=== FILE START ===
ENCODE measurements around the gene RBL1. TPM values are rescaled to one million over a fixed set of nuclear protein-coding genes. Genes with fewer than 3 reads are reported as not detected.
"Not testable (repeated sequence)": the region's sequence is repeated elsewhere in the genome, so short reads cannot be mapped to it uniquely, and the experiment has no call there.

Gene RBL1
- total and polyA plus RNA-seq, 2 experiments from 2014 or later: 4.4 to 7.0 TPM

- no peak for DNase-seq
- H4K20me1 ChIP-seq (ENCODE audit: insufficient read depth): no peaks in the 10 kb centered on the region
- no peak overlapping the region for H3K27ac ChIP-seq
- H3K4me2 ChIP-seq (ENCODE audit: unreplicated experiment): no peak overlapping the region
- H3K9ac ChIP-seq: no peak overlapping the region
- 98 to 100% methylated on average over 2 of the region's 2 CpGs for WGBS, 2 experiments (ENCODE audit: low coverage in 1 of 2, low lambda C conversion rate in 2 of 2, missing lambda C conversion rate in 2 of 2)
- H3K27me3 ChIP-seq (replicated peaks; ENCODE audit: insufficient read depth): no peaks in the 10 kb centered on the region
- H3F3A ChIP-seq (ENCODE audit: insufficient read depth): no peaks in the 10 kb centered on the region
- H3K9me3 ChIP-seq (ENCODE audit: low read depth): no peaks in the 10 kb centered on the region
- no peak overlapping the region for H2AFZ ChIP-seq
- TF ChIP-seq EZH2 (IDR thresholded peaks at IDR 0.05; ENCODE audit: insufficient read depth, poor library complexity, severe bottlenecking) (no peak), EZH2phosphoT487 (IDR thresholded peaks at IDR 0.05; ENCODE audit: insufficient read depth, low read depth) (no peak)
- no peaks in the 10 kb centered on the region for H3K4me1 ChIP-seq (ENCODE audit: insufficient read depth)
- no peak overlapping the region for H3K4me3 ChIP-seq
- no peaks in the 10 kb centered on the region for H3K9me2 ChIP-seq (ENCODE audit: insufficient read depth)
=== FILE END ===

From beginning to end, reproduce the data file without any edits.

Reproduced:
ENCODE measurements around the gene RBL1. TPM values are rescaled to one million over a fixed set of nuclear protein-coding genes. Genes with fewer than 3 reads are reported as not detected.
"Not testable (repeated sequence)": the region's sequence is repeated elsewhere in the genome, so short reads cannot be mapped to it uniquely, and the experiment has no call there.

Gene RBL1
- total and polyA plus RNA-seq, 2 experiments from 2014 or later: 4.4 to 7.0 TPM

- no peak for DNase-seq
- H4K20me1 ChIP-seq (ENCODE audit: insufficient read depth): no peaks in the 10 kb centered on the region
- no peak overlapping the region for H3K27ac ChIP-seq
- H3K4me2 ChIP-seq (ENCODE audit: unreplicated experiment): no peak overlapping the region
- H3K9ac ChIP-seq: no peak overlapping the region
- 98 to 100% methylated on average over 2 of the region's 2 CpGs for WGBS, 2 experiments (ENCODE audit: low coverage in 1 of 2, low lambda C conversion rate in 2 of 2, missing lambda C conversion rate in 2 of 2)
- H3K27me3 ChIP-seq (replicated peaks; ENCODE audit: insufficient read depth): no peaks in the 10 kb centered on the region
- H3F3A ChIP-seq (ENCODE audit: insufficient read depth): no peaks in the 10 kb centered on the region
- H3K9me3 ChIP-seq (ENCODE audit: low read depth): no peaks in the 10 kb centered on the region
- no peak overlapping the region for H2AFZ ChIP-seq
- TF ChIP-seq EZH2 (IDR thresholded peaks at IDR 0.05; ENCODE audit: insufficient read depth, poor library complexity, severe bottlenecking) (no peak), EZH2phosphoT487 (IDR thresholded peaks at IDR 0.05; ENCODE audit: insufficient read depth, low read depth) (no peak)
- no peaks in the 10 kb centered on the region for H3K4me1 ChIP-seq (ENCODE audit: insufficient read depth)
- no peak overlapping the region for H3K4me3 ChIP-seq
- no peaks in the 10 kb centered on the region for H3K9me2 ChIP-seq (ENCODE audit: insufficient read depth)